When we arrange for the holiday, it seems like we come up with hundreds of fun egg hunts and other games for the kids, but the adults are left on the sidelines, just watching. Let's arrange something so that this time it will not be the same as before.
It's time to join in the fun this year! Download these free printable Easter bingo games, and they'll be talked about long after Peter Rabbit returns to his rabbit home! But first, do you know why Easter is celebrated and why it is associated with eggs? Get to know it now.
Easter, also known as Pascha in Latin, is the main Christian celebration commemorating Jesus Christ's Resurrection on the third day after his Crucifixion. The first Easter celebration was recorded in the second century, a long time ago, while the celebration of Jesus' Resurrection is thought to have occurred earlier.
The English term "Easter" has no known origin. However, there is a word proposed from The Venerable Bede of the eighth century to call for the word Eostre, or Eostrae which is taken from the Anglo-Saxon goddess of spring and fertility.
The Venerable Bede of the eighth century proposed that it was derived from Eostre, or Eostrae, the Anglo-Saxon goddess of spring and fertility.
The viewpoint that links the origins of Christmas on December 25 with ancient winter solstice festivities, similar to the one mentioned here, suggests that Christians incorporated pagan traditions and names into their most important festivals. However, this assumption may be problematic considering Christians' strong opposition to all forms of paganism, which involved the belief in multiple gods.
It is widely accepted that the name "Easter" originated from the Christian practice of referring to Easter week as "in albis," a Latin phrase that means "in white." The phrase is considered to be derived from the word "alba," meaning "dawn" in Latin, and was transformed into "eostarum" in Old High German, which eventually led to the modern German and English terms.
In the Christian calendar, Easter comes after Lent, a 40-day period (not including Sundays) preceding Easter that is usually marked by acts of penance and fasting. Holy Week, which encompasses Maundy Thursday, the celebration of Jesus' Last Supper with his followers; Good Friday, the day of his Crucifixion; and Holy Saturday, the transition between the Crucifixion and Resurrection, comes just before Easter.
Easter follows the Great Vigil, which was formerly held between sunset on Easter Saturday and daybreak on Easter Sunday. Later, it would be observed in Western churches on Saturday evening, Saturday afternoon, and Sunday morning.
The Roman Catholic Church established the timing for the vigil at 10 p.m. in 1955, allowing the Easter service to be conducted beyond midnight. The vigil is still an important liturgical event in Orthodox traditions, but it is poorly recognized in Protestant churches.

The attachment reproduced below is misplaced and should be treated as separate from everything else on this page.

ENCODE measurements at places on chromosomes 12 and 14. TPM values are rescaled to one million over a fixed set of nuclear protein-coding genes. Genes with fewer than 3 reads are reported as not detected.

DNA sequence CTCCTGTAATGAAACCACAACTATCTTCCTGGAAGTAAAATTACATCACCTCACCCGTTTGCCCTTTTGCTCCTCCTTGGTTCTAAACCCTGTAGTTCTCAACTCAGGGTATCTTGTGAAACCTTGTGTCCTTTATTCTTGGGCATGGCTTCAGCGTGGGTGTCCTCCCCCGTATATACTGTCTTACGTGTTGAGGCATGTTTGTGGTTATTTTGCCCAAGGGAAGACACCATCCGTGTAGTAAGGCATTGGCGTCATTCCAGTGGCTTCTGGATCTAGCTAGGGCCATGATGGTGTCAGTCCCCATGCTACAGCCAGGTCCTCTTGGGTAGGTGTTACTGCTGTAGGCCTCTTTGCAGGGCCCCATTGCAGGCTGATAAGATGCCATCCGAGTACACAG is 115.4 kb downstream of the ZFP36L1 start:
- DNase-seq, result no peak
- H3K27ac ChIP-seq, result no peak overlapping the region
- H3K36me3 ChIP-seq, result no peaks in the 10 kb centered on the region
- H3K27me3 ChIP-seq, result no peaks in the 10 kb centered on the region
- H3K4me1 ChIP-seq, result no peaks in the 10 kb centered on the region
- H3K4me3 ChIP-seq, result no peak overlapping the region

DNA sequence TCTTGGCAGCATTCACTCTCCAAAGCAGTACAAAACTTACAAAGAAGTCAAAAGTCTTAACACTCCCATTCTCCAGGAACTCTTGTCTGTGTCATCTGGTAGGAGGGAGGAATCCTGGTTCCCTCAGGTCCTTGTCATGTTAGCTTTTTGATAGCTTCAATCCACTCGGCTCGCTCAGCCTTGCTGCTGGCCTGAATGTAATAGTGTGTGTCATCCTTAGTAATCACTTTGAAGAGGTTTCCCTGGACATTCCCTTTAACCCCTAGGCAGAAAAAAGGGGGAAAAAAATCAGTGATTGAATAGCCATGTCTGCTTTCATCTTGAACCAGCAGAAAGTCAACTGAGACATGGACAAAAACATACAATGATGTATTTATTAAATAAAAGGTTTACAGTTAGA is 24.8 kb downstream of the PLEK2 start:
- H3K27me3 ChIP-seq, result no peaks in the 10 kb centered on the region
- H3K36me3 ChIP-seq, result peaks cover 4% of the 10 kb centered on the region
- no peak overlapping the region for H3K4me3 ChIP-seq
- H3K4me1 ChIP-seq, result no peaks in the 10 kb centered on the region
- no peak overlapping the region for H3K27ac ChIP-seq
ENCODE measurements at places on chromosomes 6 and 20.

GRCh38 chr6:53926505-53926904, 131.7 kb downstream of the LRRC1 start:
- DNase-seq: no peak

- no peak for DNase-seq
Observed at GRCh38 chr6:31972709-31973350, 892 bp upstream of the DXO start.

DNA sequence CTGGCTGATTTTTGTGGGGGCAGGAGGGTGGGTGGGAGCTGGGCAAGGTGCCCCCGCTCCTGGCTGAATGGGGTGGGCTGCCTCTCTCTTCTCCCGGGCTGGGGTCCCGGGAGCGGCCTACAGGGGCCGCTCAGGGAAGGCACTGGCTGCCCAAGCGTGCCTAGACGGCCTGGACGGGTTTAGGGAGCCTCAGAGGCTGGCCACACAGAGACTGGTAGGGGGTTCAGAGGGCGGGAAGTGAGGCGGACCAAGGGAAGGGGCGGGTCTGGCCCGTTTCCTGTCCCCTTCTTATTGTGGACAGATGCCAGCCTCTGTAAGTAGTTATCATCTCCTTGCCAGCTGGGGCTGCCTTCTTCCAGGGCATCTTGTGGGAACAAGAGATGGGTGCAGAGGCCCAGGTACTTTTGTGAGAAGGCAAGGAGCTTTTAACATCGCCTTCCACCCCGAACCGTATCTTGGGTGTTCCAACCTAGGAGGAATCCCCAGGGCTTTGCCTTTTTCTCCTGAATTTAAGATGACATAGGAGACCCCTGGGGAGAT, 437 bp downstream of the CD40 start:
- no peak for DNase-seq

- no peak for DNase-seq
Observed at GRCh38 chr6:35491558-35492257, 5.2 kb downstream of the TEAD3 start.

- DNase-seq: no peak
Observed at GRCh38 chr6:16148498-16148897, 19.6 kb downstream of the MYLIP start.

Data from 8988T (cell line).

Easter, a holiday like Christmas, has a diversity of customs, some of which have nothing to do with Christian Resurrection celebrations and come from traditional ceremonies. The Easter lamb ritual appropriates both Jesus' biblical title ("Behold the lamb of God who wipes away the sins of the world," John 1:29) and the lamb's role as a sacrificed animal in ancient Israel.
Christians used to sanctify lamb meat by placing it beneath the altar and then eating it on Easter Day. Since the 12th century, the Lenten fast has been broken on Easter with special feasts such as eggs, ham, cheeses, bread, and desserts.
The practice of painting and decorating Easter eggs dates back to the 13th century. The church forbade the consumption of eggs during Holy Week, but hens continued to lay eggs during that time, and the idea of distinguishing those as "Holy Week" eggs led to their ornamentation.
The egg itself came to represent the resurrection. The egg represents fresh life rising from the eggshell, much as Jesus emerged from the grave. Eggs are painted crimson in the Orthodox faith to represent the blood shed by Jesus on the cross.
Children in the United States enjoy Easter egg hunts. President Rutherford B. Hayes's wife, Lucy Hayes is known to be credited as the first one to organize the annual Easter egg roll celebrated on the White House grounds in 1878. This event was placed for children and parents that were invited to join in rolling their eggs on the Monday after Easter day).
The tradition was transferred to the White House that year from the grounds of the United States Capitol Building, where enormous crowds of youngsters had congregated since the early 1870s to roll eggs and play on Easter Monday.
The practice of connecting a rabbit or bunny with Easter first appeared in Protestant regions of Europe in the 17th century, although it did not become widespread until the 19th century. The Easter bunny participates in the celebration by laying and hiding eggs.
On Easter morning, the Easter bunny also leaves children's baskets filled with presents and sweets. To some extent, this was a result of the Protestant disapproval of Easter customs observed by the Catholic Church. However, in a number of European countries, Easter eggs were brought by different animals, such as the cuckoo in Switzerland and the fox in Westphalia.